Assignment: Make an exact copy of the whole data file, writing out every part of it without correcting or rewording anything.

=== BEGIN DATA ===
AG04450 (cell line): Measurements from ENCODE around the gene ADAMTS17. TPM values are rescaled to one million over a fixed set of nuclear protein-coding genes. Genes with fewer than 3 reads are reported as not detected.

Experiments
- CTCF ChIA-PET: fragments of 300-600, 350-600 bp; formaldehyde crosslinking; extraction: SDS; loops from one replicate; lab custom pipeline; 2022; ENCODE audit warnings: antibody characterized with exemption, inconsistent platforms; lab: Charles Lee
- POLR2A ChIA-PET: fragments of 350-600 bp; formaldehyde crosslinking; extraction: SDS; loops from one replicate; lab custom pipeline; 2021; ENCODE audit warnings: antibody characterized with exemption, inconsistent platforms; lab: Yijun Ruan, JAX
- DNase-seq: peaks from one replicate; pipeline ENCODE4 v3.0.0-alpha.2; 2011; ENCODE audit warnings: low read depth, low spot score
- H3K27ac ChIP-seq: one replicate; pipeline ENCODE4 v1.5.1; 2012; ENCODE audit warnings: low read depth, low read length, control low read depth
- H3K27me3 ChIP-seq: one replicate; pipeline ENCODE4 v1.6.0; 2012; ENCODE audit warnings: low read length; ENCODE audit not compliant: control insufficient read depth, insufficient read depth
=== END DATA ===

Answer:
AG04450 (cell line): Measurements from ENCODE around the gene ADAMTS17. TPM values are rescaled to one million over a fixed set of nuclear protein-coding genes. Genes with fewer than 3 reads are reported as not detected.

Experiments
- CTCF ChIA-PET: fragments of 300-600, 350-600 bp; formaldehyde crosslinking; extraction: SDS; loops from one replicate; lab custom pipeline; 2022; ENCODE audit warnings: antibody characterized with exemption, inconsistent platforms; lab: Charles Lee
- POLR2A ChIA-PET: fragments of 350-600 bp; formaldehyde crosslinking; extraction: SDS; loops from one replicate; lab custom pipeline; 2021; ENCODE audit warnings: antibody characterized with exemption, inconsistent platforms; lab: Yijun Ruan, JAX
- DNase-seq: peaks from one replicate; pipeline ENCODE4 v3.0.0-alpha.2; 2011; ENCODE audit warnings: low read depth, low spot score
- H3K27ac ChIP-seq: one replicate; pipeline ENCODE4 v1.5.1; 2012; ENCODE audit warnings: low read depth, low read length, control low read depth
- H3K27me3 ChIP-seq: one replicate; pipeline ENCODE4 v1.6.0; 2012; ENCODE audit warnings: low read length; ENCODE audit not compliant: control insufficient read depth, insufficient read depth